Arsenio H. Lacson (December 26, 1911 — April 15, 1962) was a Filipino journalist and politician who gained widespread attention as Mayor of Manila from 1952 to 1962. An active executive likened by Time and The New York Times to New York's Fiorello La Guardia, he was the first Manila mayor to be reelected to three terms. Nicknamed "Arsenic" and described as "a good man with a bad mouth", Lacson's fiery temperament became a trademark of his political and broadcasting career. He died suddenly from a stroke amidst talk that he was planning to run in the 1965 presidential electionsLacson was born in Talisay, Negros Occidental. He was related to Aniceto Lacson, the President of the short-lived Republic of Negros. His niece, Rose, would later gain prominence as a controversial socialite in Australia.
A sickly lad, Lacson turned to athletics while a student at the Ateneo de Manila University, where he would obtain his Bachelor of Arts degree. He became an amateur boxer while a student, accounting for his broken nose that later became a prominent feature of his profile.
Lacson studied law at the University of Santo Tomas. After graduating and passing the bar examinations in 1937, he joined the law office of future Senator Vicente Francisco, and later, the Department of Justice as an assistant attorney. Lacson also worked as a sportswriter before the outbreak of World War II.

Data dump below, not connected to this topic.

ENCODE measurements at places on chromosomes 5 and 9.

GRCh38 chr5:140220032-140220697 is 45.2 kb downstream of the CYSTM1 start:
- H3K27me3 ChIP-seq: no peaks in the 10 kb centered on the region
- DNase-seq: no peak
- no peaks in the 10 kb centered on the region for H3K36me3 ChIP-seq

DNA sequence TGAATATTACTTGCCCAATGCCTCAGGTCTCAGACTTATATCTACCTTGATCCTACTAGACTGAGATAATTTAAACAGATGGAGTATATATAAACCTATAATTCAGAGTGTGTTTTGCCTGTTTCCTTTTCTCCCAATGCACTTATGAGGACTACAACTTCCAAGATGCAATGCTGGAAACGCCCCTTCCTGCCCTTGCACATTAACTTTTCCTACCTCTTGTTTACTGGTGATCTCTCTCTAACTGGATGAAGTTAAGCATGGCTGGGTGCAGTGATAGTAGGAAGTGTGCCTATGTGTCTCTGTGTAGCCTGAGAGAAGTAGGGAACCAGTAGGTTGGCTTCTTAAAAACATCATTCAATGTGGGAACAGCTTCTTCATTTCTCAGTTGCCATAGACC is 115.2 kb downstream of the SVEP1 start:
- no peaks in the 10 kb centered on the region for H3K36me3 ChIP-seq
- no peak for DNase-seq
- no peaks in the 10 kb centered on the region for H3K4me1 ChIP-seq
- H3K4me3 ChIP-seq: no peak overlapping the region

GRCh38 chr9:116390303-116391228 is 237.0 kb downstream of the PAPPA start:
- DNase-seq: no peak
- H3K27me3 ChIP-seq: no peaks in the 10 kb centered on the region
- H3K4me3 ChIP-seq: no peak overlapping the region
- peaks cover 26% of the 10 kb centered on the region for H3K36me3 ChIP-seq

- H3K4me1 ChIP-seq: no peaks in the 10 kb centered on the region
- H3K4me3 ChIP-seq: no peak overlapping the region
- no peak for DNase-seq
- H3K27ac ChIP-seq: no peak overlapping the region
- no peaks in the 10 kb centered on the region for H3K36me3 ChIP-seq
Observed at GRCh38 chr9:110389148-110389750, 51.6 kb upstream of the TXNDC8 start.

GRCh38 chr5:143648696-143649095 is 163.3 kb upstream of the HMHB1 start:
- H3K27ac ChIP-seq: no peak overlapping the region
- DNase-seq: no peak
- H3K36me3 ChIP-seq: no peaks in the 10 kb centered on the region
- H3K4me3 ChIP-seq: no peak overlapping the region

World War II guerilla
Lacson joined the armed resistance against the Japanese military which had invaded the Philippines in late 1941. He joined the Free Philippines underground movement, and acted as a lead scout during the Battle of Manila. Lacson also fought in the battle for the liberation of Baguio City in 1945.
For his service during the war, Lacson received citations from the Veterans of Foreign Wars and the Sixth United States Army. Years later, when asked by Japanese Prime Minister Nobusuke Kishi if he had learned Japanese during the war, Lacson responded, "I was too busy shooting at Japanese to learn any."
 Election to Congress
Lacson resumed his career in journalism after the war. He also had his own radio program called In This Corner, where he delivered social and political commentary. Lacson became popular as a result of his radio show, but also earned the ire of President Manuel Roxas, whom he nicknamed "Manny the Weep". In 1947, President Roxas ordered Lacson's suspension from the airwaves. The incident drew international attention after former United States Interior Secretary Harold L. Ickes defended Roxas's action and in turn drew rebuke for such defense from the popular radio commentator Walter Winchell.
In the 1949 general elections, Lacson ran for and won a seat in the House of Representatives, representing the 2nd District of Manila. He was elected under the banner of the Nacionalista Party. During the two years he served in the House, Lacson was cited by the media assigned to cover Congress as among the "10 Most Useful Congressmen" for "his excellent display as a fiscalizer and a lawmaker.
 Mayor of Manila